A man and his daughter overlook a neighbourhood in Caracas, Venezuela, March 25. Venezuela's opposition party hopes Pope Francis will media discussions with the government to find a solution to the country's deepening economic crisis. CNS photo/Miguel Gutierrez, EPA

Venezuela's opposition asks Pope to mediate dialogue with government

By  Junno Arocho Esteves, Catholic News Service
  • September 29, 2016

VATICAN CITY – Venezuela's opposition party pleaded with Pope Francis to mediate discussions with President Nicolas Maduro's government to find a solution to the current crisis that has left most of the country without food or basic necessities.

Despite the "painful circumstances" of hunger, lack of medicine and violence, the United Democratic Panel "is not moved by a desire for vengeance but rather of love," said Jesus Torrealba, executive secretary of the opposition party, in a Sept. 26 letter addressed to the pope.

"We seek your respected moral authority so that your wise counsel illuminates us and helps push forward the talks between the national government and the democratic alternative," he wrote.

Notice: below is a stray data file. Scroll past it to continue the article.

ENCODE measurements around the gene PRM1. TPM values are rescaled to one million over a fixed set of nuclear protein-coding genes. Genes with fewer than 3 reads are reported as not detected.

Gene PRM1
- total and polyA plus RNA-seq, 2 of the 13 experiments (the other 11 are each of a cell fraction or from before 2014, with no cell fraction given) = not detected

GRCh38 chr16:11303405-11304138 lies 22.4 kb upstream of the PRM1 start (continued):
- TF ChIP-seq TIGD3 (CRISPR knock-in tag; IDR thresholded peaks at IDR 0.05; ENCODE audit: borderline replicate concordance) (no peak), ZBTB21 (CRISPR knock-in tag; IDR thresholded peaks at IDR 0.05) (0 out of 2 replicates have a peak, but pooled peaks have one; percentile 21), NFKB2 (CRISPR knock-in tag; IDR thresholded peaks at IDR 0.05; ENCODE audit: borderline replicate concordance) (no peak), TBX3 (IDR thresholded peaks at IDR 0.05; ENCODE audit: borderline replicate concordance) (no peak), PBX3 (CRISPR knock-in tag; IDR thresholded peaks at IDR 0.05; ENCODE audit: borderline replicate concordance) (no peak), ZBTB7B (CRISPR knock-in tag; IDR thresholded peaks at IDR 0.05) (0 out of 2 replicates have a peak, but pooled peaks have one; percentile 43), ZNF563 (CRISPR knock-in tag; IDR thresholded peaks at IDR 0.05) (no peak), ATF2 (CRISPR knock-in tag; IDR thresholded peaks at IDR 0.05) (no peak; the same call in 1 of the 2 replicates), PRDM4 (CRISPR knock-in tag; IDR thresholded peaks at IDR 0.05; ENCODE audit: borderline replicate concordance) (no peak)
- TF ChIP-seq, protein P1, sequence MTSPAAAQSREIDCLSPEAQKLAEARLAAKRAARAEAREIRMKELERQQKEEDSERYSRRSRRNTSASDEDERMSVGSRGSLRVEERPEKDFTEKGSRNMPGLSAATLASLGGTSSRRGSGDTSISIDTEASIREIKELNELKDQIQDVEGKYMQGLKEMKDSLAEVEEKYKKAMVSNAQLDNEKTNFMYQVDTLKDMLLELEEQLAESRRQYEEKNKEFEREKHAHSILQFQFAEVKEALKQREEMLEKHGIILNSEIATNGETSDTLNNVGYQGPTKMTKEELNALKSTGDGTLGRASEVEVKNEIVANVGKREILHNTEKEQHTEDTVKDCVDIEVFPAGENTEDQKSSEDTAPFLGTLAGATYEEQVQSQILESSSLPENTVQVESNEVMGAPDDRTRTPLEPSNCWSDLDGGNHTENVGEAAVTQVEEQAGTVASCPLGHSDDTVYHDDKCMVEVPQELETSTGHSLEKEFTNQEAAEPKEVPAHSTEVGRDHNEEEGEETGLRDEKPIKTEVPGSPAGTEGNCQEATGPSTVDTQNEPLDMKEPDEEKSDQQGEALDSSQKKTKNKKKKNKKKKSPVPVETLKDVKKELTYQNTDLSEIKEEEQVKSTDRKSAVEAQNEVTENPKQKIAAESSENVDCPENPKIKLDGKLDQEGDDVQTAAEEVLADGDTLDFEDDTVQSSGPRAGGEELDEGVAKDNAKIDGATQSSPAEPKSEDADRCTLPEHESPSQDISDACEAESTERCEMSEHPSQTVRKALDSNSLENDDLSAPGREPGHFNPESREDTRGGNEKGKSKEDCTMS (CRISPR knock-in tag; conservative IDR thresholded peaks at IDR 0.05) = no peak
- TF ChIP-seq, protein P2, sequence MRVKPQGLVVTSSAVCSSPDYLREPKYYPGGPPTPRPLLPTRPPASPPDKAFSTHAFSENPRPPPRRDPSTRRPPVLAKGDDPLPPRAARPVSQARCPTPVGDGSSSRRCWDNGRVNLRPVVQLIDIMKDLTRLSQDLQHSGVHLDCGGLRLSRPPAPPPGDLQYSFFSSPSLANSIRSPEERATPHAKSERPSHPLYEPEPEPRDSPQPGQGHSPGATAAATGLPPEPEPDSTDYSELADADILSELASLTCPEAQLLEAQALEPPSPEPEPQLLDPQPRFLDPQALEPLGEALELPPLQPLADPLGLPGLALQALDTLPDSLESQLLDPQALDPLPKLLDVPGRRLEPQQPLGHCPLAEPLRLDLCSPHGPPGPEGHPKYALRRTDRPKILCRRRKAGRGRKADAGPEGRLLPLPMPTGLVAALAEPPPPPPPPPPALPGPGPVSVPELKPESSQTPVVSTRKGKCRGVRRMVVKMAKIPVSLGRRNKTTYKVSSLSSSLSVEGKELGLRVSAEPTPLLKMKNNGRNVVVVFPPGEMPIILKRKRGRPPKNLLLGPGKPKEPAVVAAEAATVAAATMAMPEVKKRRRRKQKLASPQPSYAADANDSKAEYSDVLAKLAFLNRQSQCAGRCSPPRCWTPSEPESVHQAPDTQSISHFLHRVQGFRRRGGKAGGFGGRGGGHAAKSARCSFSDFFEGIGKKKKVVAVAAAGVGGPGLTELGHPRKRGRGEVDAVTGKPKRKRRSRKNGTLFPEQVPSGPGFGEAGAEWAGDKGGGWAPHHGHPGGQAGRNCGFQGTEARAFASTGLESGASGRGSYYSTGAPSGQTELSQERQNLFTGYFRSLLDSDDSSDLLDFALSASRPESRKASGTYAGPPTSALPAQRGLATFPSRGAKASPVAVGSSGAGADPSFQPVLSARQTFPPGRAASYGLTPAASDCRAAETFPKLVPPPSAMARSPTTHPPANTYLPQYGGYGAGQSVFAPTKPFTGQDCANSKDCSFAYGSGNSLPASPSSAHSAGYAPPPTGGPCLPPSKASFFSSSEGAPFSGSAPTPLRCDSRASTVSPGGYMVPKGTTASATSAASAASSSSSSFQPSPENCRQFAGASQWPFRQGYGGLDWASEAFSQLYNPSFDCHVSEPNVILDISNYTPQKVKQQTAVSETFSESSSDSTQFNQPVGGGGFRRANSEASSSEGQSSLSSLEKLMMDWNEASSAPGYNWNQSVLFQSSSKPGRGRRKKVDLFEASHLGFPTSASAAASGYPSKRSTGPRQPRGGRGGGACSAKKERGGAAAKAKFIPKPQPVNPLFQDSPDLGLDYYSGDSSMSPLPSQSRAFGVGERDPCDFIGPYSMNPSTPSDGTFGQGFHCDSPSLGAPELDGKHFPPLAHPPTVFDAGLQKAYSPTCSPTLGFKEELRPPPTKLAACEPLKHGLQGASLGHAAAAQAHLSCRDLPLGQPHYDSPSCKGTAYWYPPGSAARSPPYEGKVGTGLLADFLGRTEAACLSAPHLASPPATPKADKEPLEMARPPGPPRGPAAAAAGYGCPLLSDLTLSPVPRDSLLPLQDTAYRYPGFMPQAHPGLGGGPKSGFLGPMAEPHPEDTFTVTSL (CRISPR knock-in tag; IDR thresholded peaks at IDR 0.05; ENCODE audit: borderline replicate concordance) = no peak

In a letter to Ernesto Samper Pizano, secretary general of the Union of South American Nations, Cardinal Pietro Parolin, Vatican secretary of state, had said the Holy See would assist with mediation if an official request was made by both the government and the opposition.

"Thus the Venezuelan government and the opposition will be primarily responsible for the aforementioned request and will be more receptive to receive eventual suggestions so that they may move forward in a lasting and fruitful way," Cardinal Parolin wrote Aug. 12.

Responding to the cardinal's letter, Torrealba formally requested the Holy See's intervention. Only through dialogue, he said, can the country find a solution to the country's social and economic woes as well as an "electoral solution to the humanitarian crisis."

"Today, the majority of Venezuelans aspire for change in model, system and government, but they also hope this change will produce peace," Torrealba wrote. "The national constitution clearly establishes what the democratic, peaceful and electoral path is that will lead to those changes."

That path, he added, includes the right of Venezuelans to hold a referendum on the president's term, a right guaranteed by the country's constitution.

Torrealba urged Pope Francis to help mediate discussions with Maduro's government, adding that the country is at "a pivotal moment in this crisis."

"It is a time in which your guidance and wise words can be key in overcoming mistrust and we can -- as a civilized society -- find the path toward peace and reconciliation for Venezuelans," Torrealba said.

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